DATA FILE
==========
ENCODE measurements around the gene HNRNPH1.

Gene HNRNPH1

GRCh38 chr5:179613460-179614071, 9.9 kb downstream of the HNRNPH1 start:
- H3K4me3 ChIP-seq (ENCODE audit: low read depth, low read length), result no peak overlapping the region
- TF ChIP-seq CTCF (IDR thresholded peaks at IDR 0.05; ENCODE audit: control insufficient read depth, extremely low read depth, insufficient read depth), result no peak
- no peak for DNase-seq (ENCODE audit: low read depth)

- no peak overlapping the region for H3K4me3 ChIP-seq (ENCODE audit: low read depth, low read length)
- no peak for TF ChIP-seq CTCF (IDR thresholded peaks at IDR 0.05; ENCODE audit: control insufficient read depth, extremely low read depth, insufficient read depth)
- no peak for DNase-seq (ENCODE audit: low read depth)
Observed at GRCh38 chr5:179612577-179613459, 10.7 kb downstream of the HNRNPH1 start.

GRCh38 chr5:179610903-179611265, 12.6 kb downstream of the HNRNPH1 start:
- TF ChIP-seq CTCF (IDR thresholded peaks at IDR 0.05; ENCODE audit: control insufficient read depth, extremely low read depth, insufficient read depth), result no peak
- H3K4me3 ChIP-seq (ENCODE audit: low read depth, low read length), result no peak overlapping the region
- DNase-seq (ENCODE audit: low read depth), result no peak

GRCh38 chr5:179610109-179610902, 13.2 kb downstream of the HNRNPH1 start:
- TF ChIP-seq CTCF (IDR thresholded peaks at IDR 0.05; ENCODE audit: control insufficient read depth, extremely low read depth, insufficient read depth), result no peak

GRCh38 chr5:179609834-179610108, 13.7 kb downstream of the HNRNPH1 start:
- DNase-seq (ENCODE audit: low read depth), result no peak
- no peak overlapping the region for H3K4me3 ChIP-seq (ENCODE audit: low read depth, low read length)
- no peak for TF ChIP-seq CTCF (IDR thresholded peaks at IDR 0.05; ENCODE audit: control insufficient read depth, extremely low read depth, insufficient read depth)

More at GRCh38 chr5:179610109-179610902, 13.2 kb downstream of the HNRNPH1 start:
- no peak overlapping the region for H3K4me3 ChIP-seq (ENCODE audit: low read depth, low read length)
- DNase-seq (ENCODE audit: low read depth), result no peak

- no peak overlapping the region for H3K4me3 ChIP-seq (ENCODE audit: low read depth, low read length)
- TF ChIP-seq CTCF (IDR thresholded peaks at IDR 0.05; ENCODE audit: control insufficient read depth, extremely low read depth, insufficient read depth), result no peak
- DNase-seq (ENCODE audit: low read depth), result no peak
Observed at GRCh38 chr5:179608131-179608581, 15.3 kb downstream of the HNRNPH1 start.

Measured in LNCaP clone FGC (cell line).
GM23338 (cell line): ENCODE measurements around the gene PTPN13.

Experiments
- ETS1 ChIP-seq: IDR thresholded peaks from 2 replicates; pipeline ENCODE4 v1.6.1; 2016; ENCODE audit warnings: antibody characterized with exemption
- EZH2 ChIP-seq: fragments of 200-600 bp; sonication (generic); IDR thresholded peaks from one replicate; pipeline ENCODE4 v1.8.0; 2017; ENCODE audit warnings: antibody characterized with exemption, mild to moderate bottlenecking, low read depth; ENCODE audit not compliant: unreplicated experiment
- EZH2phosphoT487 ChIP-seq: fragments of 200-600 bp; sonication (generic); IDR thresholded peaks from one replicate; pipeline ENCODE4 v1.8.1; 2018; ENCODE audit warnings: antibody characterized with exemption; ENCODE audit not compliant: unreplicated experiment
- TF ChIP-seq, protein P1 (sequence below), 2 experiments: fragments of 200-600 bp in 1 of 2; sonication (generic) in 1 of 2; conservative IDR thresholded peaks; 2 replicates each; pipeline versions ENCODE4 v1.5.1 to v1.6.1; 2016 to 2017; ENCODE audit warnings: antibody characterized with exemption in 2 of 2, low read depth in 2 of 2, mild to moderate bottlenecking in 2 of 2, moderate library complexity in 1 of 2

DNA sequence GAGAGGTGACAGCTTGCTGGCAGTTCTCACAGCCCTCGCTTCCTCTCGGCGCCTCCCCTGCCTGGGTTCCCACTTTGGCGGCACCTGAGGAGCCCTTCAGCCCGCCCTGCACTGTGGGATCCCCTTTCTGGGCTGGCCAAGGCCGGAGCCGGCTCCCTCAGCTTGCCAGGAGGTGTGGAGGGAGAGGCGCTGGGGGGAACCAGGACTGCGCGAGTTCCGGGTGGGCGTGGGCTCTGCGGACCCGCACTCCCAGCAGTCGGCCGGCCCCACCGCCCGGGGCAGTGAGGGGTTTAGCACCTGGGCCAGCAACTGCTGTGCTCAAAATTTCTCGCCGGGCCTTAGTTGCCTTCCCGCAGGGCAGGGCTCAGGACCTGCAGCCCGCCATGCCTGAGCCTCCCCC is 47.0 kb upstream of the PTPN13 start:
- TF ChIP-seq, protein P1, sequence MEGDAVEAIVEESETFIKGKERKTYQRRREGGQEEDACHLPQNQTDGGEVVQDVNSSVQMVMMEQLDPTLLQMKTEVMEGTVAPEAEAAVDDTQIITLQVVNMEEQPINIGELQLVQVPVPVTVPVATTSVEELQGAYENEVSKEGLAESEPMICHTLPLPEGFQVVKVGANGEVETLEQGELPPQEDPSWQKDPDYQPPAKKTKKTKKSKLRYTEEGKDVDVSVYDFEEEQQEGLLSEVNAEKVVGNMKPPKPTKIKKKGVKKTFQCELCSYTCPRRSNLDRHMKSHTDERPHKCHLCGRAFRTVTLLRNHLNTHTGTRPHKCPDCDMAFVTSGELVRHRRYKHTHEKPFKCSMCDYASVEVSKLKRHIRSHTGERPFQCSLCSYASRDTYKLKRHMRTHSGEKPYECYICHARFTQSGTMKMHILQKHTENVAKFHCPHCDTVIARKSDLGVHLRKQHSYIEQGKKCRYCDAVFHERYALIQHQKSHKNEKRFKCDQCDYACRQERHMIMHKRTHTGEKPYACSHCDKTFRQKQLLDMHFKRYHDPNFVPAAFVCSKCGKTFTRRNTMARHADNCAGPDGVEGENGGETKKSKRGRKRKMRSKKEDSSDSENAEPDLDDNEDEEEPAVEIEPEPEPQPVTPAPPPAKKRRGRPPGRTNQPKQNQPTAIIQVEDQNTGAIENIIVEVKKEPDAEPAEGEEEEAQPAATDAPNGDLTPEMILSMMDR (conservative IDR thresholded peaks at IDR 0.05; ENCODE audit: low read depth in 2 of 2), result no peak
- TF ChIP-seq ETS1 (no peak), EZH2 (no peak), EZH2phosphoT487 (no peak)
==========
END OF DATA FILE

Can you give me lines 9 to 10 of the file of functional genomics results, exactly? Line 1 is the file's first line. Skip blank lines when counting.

- no peak for DNase-seq (ENCODE audit: low read depth)
Observed at GRCh38 chr5:179612577-179613459, 10.7 kb downstream of the HNRNPH1 start.